1Dec

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A peddler approached me in the grocery store parking lot this morning while I was lugging my purchases to the car. I briefly noticed her baggy coat, wrapped around her like a dingy comforter, before I lowered my head and stepped up the pace.

Buon giorno, signora,” she said in a halting African accent.

I mumbled that I wasn’t interested as I shut my groceries in the trunk.

“Please, signora,” she persisted, holding out her wares.

“I’m not interested,” I reiterated, hurrying into the front seat before she had a chance to corner me.

As I was pulling the door shut, I caught one last sentence from her: “Thanks anyway, and have a good day.”

Something about her tone, the quiet defeat in it, made me look at her for the first time. She had turned away from me and was standing simply in the parking lot, a tier of mismatched wool hats the only buffer between her and the cold December drizzle. She was carrying an armful of cheap umbrellas and a package of men’s socks, and I wondered why I hadn’t even bothered to find out what she was selling before saying I wasn’t interested. It’s not that I needed a new umbrella, but it wouldn’t have hurt me to at least look at her earlier, to notice more than my own annoyance.

Now that I was noticing, her weary stance settled in my stomach like a rock. Her face was passive, but the way she stood like a forgotten monument, like a placeholder for someone else’s name, expressed more than words could have. I caught a glimpse of the woman beneath all the layers and of the dignity I had failed to acknowledge when she invaded my personal piece of parking lot. I felt like scum.

I wish-wish-wish it weren’t so instinctual for me to treat some people like I’m a superior being just because my husband’s income allows me to shop at the grocery store rather than peddle accessories outside.  That has everything to do with privilege and nothing to do with betterness; my head knows this well, but the concept is taking time to soak into my reflexes. (Case in point: this post from a year and a half ago.) Of all the things I wish I could change about myself, this automatic discrimination ranks high.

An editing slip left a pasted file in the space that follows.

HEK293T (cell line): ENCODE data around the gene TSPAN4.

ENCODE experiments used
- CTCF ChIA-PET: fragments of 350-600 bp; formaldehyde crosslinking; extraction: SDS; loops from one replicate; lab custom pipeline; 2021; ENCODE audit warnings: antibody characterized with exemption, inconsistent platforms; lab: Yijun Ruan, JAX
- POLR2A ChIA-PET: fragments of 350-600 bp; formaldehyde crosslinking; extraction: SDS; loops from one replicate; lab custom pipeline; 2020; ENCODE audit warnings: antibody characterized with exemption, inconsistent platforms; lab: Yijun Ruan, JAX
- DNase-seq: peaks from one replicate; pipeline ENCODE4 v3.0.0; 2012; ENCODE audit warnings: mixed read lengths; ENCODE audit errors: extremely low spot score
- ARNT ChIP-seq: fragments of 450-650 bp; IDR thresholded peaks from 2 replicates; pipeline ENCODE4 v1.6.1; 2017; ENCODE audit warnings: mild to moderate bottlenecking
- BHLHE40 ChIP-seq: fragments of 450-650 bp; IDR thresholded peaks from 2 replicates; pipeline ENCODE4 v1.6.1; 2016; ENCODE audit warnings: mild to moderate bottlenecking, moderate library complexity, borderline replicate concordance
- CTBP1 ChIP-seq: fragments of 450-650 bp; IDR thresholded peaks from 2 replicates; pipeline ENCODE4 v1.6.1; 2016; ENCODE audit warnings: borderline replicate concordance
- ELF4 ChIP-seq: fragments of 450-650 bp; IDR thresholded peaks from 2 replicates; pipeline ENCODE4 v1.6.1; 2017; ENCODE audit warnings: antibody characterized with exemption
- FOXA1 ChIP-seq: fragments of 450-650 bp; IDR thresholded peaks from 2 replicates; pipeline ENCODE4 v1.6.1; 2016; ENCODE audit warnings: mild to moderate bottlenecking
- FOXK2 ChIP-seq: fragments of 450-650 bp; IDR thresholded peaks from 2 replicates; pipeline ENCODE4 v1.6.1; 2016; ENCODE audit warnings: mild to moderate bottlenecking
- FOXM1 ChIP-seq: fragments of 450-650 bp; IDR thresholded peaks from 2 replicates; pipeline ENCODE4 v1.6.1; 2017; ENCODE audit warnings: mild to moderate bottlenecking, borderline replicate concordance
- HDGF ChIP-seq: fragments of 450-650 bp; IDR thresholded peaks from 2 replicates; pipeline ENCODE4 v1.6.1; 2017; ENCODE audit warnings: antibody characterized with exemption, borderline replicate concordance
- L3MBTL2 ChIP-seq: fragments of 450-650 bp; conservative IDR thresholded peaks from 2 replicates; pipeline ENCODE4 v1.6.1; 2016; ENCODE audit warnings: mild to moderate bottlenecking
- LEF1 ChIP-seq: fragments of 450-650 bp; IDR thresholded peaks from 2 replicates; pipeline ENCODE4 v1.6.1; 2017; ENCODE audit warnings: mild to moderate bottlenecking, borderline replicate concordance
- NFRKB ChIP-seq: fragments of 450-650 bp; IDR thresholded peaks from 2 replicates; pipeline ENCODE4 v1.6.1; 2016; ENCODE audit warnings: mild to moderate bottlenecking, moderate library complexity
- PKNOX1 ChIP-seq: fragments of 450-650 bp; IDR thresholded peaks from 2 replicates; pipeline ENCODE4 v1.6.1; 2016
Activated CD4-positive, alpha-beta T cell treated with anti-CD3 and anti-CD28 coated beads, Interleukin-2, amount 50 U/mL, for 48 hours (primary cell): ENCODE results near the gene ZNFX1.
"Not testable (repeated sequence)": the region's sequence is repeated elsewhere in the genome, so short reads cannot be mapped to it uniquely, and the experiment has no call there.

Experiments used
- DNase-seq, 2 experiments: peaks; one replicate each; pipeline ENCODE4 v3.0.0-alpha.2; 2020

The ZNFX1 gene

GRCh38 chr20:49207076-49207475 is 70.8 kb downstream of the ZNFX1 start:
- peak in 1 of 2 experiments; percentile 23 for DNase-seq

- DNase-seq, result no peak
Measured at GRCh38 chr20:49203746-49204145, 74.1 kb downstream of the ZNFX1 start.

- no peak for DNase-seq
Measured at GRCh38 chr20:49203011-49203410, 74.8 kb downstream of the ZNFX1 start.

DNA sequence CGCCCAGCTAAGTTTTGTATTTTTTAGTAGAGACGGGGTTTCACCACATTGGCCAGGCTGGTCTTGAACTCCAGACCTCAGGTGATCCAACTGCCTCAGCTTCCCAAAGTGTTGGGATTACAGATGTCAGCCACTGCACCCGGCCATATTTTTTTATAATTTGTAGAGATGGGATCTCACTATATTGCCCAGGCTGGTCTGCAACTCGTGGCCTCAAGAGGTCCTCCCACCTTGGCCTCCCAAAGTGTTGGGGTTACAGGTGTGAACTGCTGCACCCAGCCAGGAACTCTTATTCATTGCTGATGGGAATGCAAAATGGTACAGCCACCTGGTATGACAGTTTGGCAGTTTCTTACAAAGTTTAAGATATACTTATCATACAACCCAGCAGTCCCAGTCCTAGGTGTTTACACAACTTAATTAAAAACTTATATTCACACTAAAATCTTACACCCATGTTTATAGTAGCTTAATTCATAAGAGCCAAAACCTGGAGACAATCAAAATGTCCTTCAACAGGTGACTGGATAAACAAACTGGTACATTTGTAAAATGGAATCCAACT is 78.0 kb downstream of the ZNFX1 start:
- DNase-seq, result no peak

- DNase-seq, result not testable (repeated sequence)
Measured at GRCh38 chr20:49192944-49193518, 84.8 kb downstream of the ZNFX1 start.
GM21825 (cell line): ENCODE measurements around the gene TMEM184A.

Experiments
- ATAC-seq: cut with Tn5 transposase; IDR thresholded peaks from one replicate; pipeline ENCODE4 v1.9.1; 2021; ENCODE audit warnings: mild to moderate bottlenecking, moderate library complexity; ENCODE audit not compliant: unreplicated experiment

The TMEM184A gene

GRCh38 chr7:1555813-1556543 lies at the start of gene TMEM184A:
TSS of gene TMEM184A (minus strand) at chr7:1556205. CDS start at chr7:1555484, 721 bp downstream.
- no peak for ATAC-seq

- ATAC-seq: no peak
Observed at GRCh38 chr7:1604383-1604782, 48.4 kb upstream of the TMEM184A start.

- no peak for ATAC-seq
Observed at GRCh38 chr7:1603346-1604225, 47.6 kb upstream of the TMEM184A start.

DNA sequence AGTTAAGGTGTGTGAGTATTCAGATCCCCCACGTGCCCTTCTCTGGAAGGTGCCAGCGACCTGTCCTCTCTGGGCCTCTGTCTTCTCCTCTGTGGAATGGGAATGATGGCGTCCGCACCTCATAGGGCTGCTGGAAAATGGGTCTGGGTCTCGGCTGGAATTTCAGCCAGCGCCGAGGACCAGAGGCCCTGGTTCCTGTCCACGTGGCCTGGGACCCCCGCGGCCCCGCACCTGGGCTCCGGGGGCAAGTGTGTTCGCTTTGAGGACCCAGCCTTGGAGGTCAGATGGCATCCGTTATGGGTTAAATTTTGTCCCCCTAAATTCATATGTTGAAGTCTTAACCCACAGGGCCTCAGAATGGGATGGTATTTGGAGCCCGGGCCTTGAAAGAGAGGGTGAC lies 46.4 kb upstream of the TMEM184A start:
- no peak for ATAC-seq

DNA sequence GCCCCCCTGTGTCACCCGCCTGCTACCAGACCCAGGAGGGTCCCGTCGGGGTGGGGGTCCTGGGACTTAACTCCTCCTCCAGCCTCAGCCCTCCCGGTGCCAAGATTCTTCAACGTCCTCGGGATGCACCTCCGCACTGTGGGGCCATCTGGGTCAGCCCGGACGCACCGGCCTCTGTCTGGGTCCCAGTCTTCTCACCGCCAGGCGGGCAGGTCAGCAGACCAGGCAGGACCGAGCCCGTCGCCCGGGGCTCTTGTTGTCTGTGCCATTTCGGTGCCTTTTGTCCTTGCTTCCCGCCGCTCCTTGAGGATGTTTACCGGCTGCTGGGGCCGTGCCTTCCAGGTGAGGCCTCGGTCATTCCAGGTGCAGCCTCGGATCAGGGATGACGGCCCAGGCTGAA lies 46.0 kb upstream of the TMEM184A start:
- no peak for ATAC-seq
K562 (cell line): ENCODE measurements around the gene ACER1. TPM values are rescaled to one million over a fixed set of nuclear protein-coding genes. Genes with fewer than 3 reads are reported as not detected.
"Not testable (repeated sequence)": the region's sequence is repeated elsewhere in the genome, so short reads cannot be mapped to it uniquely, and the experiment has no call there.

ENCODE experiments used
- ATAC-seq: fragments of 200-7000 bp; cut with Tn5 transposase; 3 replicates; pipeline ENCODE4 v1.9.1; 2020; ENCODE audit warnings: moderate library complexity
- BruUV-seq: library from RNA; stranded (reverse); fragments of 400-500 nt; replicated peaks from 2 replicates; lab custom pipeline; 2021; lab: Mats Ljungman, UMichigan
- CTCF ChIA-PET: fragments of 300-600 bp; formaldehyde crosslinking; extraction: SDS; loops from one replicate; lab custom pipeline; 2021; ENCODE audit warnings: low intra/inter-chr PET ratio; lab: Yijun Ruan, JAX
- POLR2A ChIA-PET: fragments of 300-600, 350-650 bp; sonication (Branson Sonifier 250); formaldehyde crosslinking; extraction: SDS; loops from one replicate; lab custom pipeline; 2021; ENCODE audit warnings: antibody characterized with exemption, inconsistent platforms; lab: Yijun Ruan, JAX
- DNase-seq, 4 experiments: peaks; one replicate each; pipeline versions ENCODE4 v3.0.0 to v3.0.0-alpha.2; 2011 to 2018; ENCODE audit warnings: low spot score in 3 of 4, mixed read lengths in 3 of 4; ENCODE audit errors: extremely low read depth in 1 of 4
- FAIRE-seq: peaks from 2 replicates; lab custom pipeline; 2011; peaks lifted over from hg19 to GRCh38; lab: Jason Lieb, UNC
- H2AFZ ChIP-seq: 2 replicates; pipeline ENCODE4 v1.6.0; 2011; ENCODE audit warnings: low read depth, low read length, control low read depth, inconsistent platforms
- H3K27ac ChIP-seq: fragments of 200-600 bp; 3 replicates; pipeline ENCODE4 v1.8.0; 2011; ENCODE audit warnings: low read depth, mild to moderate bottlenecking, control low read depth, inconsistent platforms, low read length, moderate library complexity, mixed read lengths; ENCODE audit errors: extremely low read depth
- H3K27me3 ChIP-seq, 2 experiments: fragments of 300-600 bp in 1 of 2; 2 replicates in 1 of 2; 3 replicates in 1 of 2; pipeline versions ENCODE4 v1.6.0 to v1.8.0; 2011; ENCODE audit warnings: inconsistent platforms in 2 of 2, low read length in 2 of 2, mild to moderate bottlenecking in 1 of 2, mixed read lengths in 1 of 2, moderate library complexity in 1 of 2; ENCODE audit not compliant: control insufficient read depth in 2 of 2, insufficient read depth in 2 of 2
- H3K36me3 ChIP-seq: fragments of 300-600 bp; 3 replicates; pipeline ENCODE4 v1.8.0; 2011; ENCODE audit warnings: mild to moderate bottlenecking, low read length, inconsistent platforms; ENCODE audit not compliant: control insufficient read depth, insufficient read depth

I drove away without speaking to the woman again. I didn’t want to raise her hopes that I wanted to buy an umbrella after all, and I felt I had already missed my chance to do the right thing—to make eye contact, smile, treat her with respect. However, I did whisper how sorry as I was as I pulled out of the parking lot where she stood motionless in the rain. I’m letting that image of her, a woman like me holding umbrellas nobody wanted while the sky dripped unchecked on her face, rest heavily in my mind in the hopes that I’ll get a do-over some day… and that when I do, my instincts will be trumped by kindness.

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5 comments

  1. i know this well….
    stood in these shoes
    and wept, looking back
    hoping that i will choose differently when i have opportunity next
    and ripped between thanksgiving for all i have,
    and compassion for those who have not.
    {{much love}}

  2. oof. That was a punch to the stomach.

  3. this post and rain’s comment about broke my heart.
    so true.

  4. Bethany, you’re so real. Thank you for your transparency. I’ve felt this way more times than I will ever care to admit. God is molding our heart and it’s not a painless process…but the result is pure beauty!

  5. i love this post… i definitely learned a lot in this area while i was living in africa…

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